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- Stoney Bertz
Turn to any major news station, and you will be inundated with information about the dense field of Democratic candidates who will challenge the current president in 2020. In fact, considering the media coverage, you might think the presidential race is the only race happening.
In reality, local and state elections can be more important to a region, as the effects of these elections will permeate through communities in more direct ways. Much of the legislation proposed and enacted at the local and state levels has a more profound effect on the people in that area than the results of national elections.
That’s certainly the case for the LGBTQ community in Colorado Springs.
In addition to the presidential race in November 2020, important state races have the potential to greatly impact laws governing LGBTQ lives. Recently, Gov. Jared Polis signed big wins into law for the LGBTQ community, including House Bill 1129, a ban on conversion therapy for minors, and House Bill 1039, which allows transgender Coloradans to change their gender on their birth certificate without surgical requirements. These victories were outlined in a scorecard compiled by LGBTQ advocacy group One Colorado last month.
But there is more work to be done to include and protect the LGBTQ community. According to Urban Peak, on any given night there are 350 homeless youth in Colorado Springs, and an estimated 20 to 40 percent are LGBTQ. With this in mind, we should be paying particular attention to the impending U.S. Senate race and where the candidates stand on homelessness and other LGBTQ issues.
The Human Rights Campaign released a 2018 municipality index that shows how cities rate on LGBTQ issues based on laws, policies and services. Colorado Springs gets a score of 54 out of 100.
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- If we care about equality in Colorado, Gardner’s got to go.
Incumbent U.S. Sen. Cory Gardner, a Republican, is not known for his support of the LGBTQ community. Notably, he voted against LGBTQ adoption rights in 2007 and received low equality scores from the Human Rights Campaign for the last two years. In contrast, according to the Colorado Times Recorder, Gardner received a perfect score from the Family Research Council, which is classified as an anti-LGBTQ hate group by the Southern Poverty Law Center.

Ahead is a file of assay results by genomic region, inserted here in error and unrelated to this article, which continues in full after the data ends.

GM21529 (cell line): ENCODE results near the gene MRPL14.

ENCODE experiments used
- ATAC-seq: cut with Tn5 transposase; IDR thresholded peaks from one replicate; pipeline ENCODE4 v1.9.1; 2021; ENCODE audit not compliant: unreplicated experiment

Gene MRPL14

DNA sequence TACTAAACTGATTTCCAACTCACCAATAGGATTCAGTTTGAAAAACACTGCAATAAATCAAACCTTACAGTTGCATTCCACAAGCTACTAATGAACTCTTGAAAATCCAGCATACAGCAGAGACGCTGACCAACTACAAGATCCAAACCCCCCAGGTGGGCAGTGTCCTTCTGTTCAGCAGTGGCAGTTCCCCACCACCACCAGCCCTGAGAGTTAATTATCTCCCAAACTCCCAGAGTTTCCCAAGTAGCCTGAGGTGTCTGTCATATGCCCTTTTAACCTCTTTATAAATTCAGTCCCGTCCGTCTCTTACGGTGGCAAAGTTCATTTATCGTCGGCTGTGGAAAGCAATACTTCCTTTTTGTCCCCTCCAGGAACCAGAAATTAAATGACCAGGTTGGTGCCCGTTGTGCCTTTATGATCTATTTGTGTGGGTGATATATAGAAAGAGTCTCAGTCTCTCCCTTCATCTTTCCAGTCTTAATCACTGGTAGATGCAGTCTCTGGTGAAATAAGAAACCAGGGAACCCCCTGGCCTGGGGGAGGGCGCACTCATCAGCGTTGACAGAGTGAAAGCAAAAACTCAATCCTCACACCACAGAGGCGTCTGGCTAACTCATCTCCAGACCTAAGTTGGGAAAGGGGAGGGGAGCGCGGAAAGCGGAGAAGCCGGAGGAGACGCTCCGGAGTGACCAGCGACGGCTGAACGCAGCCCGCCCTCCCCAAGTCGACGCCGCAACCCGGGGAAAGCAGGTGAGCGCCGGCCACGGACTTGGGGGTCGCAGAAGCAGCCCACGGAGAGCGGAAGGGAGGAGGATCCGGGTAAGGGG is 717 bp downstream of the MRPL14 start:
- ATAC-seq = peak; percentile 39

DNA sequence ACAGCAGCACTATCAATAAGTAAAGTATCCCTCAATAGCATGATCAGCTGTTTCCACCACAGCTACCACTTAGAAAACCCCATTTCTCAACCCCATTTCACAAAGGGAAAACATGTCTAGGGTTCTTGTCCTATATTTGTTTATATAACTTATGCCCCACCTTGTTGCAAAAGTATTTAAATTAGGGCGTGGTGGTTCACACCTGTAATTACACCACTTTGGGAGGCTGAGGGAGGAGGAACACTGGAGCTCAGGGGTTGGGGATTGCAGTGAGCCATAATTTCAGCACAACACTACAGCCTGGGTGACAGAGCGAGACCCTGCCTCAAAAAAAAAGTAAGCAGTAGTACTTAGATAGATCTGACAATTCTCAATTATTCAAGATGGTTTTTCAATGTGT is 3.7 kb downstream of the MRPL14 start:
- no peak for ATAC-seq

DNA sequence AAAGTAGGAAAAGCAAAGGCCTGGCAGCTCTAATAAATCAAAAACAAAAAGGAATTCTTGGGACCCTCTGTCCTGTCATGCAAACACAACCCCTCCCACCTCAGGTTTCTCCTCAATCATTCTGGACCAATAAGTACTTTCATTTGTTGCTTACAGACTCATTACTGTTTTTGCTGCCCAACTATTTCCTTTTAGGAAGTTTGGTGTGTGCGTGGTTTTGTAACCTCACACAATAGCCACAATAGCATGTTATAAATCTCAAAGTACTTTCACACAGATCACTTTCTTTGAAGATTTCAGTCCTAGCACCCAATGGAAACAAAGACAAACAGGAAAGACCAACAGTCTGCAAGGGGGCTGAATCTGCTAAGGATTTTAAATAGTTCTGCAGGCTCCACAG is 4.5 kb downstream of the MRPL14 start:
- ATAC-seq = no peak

One member of our local trans community, Les Sanger, says, “It’s like he doesn’t even see us, like he has no responsibility to us to make sure that we are safe and can live in peace.”
From April through June, Gardner raised $2 million directly for his candidacy, bringing his total cash on hand to $5 million. A dense field of challengers for this upcoming Senate race hasn’t been able to match Gardner’s fundraising prowess. The biggest fundraiser, former state senator Michael Johnston, raised $1.6 million in the last quarter, and has $2.6 million cash on hand.
The challengers vary in experience from the newer campaigns of Dr. Ellen Burnes and Dr. Stephany Rose Spaulding (who is based in Colorado Springs), to Johnston and former Colorado Speaker of the House Andrew Romanoff. Some candidates have been endorsed by LGBTQ organizations, or have platforms regarding specific issues the community faces.
Spaulding was honored by One Colorado with an Ally Award for her work and vision for the community. The “issues” section of her website, under the heading “Everyone Is Welcome. Every. One.” details a commitment to inclusion and advocates for protections against all forms of discrimination.
“It’s like he doesn’t even see us, like he has no responsibility to us to make sure that we are safe and can live in peace.” click to tweetDan Baer, an openly gay candidate for the U.S. Senate, has been endorsed by the LGBTQ Victory Fund.
Diane Bray has specific platform initiatives outlined on her website detailing support for the federal Equality Act and improved services for LGBTQ youth.
In addition, there are candidates who have notable LGBTQ-friendly credentials. Romanoff displayed vigorous support for marriage equality in his 2010 Senate race. Johnston received a perfect score from One Colorado when he was a state senator in 2016.
No matter which candidate takes the lead in the race against Gardner, one thing is glaringly clear: The status quo is not working for all of us. Discord in the current political climate has precipitated a new marketplace of ideas that could prove beneficial to our community.
What is urgently needed at this time is not only pointed policy, but direct confrontation championing an overall environment of inclusion, progress and support for the LGBTQ community in Colorado Springs and the state as a whole.